By Derrick Story Macworld.com | on June 22, 2009
Price When Reviewed: 520
The Olympus E-P1 digital camera looks like a classic rangefinder model from the film era. But in fact, the camera has much in common with a modern digital SLR, including interchangeable lenses, a 12.3-megapixel image sensor, and even support for Raw and 720p video recording. As a bonus, it comes neatly packaged in a body closer to the size of a compact point-and-shoot.
I recently spent some time testing out the E-P1--which will ship in July. Here's a first look.
So just how small is the E-P1? If you placed an iPhone over the back of the camera, it'd cover everything but the top aluminum plate where the shutter release and hot shoe sit. And even with the 14-42mm kit lens attached, the depth is a mere 7.5cm.
The camera's small stature is made possible by the Micro Four Thirds standard. This means that the E-P1 uses the same sensor size as a regular four thirds SLR camera, but leaves out or miniaturizes other components. The traditional finder and mirror box are gone, for example. That means there's no optical viewfinder built into the camera.
Instead, you compose shots on the three-inch LCD screen. By doing this, Olympus reduced the area needed for the back lens flange by half. The lens mount itself is 6mm smaller in diameter than the standard four thirds mount. The bottom line: if you're willing to give up the built-in optical viewfinder, you get in return DSLR capabilities in a smaller package.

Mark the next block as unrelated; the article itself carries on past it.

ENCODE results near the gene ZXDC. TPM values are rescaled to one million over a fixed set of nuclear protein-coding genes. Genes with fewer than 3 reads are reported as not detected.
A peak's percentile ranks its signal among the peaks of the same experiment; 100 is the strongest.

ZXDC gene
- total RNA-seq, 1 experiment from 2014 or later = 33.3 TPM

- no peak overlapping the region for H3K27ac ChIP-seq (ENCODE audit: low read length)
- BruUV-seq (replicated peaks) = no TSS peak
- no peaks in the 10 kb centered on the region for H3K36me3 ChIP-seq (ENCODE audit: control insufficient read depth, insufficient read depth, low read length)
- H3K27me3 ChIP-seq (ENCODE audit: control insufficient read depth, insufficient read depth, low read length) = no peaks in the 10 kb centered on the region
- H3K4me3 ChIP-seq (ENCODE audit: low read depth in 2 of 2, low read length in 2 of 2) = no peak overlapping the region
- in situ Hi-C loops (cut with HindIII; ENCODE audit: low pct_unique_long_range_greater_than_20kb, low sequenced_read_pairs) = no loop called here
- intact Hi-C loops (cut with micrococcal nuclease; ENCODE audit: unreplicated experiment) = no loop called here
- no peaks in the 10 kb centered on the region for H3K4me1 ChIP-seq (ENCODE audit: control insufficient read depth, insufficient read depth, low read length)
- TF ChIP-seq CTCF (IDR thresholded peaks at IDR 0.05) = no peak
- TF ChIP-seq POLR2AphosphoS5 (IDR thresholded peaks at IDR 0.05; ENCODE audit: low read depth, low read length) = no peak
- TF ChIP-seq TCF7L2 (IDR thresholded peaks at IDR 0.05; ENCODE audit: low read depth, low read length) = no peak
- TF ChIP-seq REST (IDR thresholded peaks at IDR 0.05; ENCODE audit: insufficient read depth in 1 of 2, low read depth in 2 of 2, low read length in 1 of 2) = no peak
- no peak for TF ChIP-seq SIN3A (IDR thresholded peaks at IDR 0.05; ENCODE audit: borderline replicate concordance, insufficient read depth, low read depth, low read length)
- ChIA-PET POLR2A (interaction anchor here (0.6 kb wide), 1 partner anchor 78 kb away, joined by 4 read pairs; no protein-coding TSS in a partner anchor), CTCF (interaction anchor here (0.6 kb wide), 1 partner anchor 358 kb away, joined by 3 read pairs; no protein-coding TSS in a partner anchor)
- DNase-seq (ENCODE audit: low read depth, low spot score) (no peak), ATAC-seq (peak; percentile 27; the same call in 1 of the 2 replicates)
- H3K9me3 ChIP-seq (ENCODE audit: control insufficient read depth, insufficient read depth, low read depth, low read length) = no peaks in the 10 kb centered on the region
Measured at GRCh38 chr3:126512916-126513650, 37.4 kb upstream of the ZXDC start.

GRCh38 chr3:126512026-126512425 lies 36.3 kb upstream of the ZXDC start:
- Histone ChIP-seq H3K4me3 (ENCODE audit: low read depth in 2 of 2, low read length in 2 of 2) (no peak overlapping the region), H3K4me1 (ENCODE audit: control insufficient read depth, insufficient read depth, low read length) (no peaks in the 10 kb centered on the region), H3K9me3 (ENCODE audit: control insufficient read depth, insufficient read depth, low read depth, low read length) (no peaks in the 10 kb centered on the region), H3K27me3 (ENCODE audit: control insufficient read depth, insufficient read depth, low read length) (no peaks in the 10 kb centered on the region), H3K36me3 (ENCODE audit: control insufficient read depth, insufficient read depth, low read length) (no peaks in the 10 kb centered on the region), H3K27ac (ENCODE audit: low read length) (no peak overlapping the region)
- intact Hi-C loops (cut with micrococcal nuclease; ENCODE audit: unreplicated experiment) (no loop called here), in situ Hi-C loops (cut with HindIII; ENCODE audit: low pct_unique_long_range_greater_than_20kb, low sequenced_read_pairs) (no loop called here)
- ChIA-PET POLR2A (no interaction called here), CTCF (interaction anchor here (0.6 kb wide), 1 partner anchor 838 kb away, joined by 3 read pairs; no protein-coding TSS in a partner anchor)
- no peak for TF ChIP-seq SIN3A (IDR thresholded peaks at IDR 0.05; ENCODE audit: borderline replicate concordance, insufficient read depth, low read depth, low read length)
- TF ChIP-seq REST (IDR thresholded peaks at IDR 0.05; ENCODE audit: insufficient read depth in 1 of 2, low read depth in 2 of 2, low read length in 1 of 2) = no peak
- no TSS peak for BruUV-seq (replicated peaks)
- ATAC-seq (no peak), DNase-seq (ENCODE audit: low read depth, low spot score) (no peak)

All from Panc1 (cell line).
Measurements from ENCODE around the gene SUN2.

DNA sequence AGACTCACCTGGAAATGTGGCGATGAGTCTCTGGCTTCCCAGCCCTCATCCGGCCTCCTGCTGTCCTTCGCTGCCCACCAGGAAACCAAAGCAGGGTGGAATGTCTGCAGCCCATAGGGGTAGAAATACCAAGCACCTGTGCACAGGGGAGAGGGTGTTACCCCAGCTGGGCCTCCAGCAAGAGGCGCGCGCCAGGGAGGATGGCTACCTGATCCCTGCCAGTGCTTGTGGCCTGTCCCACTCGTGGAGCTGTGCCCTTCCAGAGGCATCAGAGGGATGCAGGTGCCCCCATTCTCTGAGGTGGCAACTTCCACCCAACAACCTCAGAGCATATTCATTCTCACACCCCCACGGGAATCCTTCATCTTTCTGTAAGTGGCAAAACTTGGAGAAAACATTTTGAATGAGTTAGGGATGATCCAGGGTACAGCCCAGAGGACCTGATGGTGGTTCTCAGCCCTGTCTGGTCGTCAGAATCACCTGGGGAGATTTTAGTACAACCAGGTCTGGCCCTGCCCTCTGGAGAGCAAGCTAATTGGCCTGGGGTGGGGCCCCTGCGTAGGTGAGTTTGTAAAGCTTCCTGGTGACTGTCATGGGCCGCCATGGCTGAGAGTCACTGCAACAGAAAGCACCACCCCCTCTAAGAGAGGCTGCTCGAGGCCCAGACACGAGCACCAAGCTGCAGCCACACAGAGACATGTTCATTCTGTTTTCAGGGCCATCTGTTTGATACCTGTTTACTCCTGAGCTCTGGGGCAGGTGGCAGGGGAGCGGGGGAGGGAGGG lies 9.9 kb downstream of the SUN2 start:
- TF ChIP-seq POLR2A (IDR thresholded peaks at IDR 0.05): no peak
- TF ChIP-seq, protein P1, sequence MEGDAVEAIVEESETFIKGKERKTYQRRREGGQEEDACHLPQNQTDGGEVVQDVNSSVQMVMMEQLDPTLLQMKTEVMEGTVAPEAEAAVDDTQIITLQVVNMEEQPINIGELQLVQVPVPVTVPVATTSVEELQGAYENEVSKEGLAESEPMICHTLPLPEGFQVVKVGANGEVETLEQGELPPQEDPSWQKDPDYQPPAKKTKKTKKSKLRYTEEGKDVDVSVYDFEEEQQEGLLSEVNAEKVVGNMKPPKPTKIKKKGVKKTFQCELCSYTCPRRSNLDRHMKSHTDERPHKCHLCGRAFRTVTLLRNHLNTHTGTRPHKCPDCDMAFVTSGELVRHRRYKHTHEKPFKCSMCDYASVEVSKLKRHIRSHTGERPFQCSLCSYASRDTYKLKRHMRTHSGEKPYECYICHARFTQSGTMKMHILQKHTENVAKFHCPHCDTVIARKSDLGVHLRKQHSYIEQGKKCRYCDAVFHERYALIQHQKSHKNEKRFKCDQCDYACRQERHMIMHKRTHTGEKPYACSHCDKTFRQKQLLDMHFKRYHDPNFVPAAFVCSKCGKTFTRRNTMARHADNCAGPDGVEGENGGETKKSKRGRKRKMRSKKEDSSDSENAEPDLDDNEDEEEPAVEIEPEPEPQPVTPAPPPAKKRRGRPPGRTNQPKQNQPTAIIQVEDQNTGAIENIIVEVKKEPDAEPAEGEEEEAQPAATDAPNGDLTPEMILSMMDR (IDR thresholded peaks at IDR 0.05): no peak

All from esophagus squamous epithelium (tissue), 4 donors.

Olympus also beefed up the electronics. With the new TruePic V image processor, low light performance is improved over previous generation Olympus DSLRs, as well as colour fidelity. Right away I noticed that the picture quality more closely resembled what I see with my eyes, in part because of the camera's Shadow Adjustment Technology that opens up dark areas in the scene.
Most keen-eyed photographers should be happy with the results up to ISO 1600. ISO 3200 and 6400 should be reserved for situations where getting the picture is more important than its level of noise.
The biggest complaint I hear about compact cameras is their long shutter lag and overall sluggish behavior. When you turn on the E-P1, it's ready to shoot in about a second. Focusing is fast using its 11 focusing points, and shutter lag is minimal. Burst mode is 3 fps. In other words, it feels like DSLR when you press the shutter button.